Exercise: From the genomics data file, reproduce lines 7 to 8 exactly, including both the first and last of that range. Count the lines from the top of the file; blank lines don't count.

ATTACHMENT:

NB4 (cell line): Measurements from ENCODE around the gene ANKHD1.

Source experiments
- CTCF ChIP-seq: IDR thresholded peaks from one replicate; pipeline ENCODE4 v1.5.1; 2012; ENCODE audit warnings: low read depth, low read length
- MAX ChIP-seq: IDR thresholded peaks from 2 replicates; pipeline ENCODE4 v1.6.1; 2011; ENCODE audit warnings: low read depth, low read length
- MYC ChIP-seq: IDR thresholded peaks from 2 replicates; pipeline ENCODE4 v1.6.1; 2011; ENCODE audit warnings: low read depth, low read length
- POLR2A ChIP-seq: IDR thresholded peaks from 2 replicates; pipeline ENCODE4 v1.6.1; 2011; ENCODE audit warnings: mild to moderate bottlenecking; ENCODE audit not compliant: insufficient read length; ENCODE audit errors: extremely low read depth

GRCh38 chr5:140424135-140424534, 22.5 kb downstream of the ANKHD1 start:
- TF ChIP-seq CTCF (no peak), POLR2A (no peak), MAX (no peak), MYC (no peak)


GRCh38 chr5:140424135-140424534, 22.5 kb downstream of the ANKHD1 start:
- TF ChIP-seq CTCF (no peak), POLR2A (no peak), MAX (no peak), MYC (no peak)